interests that the respondents felt the country was. Thus, the results
support the first level of agenda setting.
While the overall correlation was significant, some notable differences in
the two agendas are apparent. Saudi Arabia tied with Russia as the second
highest on the public agenda, but received the fourth lowest number of
media stories. Kuwait received only 30 media stories, yet ranked ahead of
the United Kingdom as a vital nation. Respondents apparently equated
"vital interest to the U.S." with oil. India received 173 stories and
Indonesia 140 stories, ranking them in the upper half of the media
agenda. Both, however, were ranked near the bottom of the public agenda.
Table 2 shows the media attribute coverage and public "nation thermometer"
results. Here, the Pearson correlations for positive and neutral coverage
of nations did not correlation with how the public felt about individual
nations. Negative coverage of nations, however, did correlate negatively
with public views of nations. In other words, the more negative coverage
that nations received, the more likely respondents were to rate the nation
low on the thermometer scale. Negative affective attributes, then, led to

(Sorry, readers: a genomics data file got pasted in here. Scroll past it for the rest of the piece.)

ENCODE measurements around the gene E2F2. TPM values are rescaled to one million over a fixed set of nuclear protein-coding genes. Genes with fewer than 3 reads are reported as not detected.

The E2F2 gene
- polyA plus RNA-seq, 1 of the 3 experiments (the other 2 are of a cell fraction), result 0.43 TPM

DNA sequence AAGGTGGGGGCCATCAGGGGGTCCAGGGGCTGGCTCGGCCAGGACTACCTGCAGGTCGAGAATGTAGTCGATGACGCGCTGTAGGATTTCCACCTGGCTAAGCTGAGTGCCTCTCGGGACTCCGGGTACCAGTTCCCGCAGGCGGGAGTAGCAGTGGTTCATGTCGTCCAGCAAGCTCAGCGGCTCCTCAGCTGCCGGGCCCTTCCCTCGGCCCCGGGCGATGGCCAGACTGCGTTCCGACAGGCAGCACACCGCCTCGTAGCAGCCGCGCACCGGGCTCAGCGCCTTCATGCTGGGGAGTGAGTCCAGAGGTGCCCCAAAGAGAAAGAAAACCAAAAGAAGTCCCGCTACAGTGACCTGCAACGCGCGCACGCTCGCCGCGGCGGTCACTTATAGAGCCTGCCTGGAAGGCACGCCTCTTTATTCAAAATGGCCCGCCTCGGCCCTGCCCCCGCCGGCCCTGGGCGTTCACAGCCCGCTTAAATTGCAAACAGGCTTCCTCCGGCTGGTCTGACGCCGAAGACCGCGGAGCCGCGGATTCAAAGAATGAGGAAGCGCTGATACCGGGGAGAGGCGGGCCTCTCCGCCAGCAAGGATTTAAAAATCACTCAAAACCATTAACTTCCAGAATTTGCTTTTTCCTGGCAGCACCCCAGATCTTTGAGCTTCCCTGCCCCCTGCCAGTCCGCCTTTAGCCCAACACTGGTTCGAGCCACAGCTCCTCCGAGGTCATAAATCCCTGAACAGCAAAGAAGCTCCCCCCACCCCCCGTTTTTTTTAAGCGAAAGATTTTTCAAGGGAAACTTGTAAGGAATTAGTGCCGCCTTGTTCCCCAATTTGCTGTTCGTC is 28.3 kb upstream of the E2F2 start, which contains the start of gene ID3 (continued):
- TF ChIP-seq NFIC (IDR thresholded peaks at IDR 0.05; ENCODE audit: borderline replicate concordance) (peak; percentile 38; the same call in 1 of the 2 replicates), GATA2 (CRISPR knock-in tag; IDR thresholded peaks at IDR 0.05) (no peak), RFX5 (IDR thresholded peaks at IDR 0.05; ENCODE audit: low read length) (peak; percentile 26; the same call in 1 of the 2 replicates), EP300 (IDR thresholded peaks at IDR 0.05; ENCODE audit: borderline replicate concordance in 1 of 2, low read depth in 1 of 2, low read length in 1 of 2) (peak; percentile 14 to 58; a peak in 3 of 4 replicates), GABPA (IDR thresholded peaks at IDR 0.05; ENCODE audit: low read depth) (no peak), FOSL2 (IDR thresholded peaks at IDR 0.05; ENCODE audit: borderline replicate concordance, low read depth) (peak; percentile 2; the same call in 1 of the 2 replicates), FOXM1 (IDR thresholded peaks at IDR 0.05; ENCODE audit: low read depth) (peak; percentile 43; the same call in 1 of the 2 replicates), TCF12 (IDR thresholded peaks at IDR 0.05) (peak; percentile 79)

negative views of the nation by respondents, supporting the second level of
As with the results of the first level, the public's ratings of nations
and media coverage had a number of large differences. Mexico, for
instance, received a relatively high number of negative stories (22) yet
was a relatively "warm" nation with a mean of 57 on the respondents'
thermometer. Cuba, on the other hand, received only six negative stories,
yet was a "cool" 38 on the respondents' thermometer.
The present study attempted to examine the first and second levels of
agenda setting through an analysis involving international news coverage
and public perceptions about foreign nations. The analysis found support
for both levels of agenda setting.
The results show a clear relationship between media coverage of nations and
how individuals viewed the relative importance of those nations to the
United States. Here, the more coverage a nation received, the more likely
respondents were to think that the nation was of vital importance to the
U.S. Thus, the news media set the public's agenda, influencing the
salience of foreign nations.
Although the media and public agendas were highly correlated (r = .568, p =
.002), coverage patterns for certain nations did not appear to match public
perceptions. Notably, Saudi Arabia and Kuwait received relatively little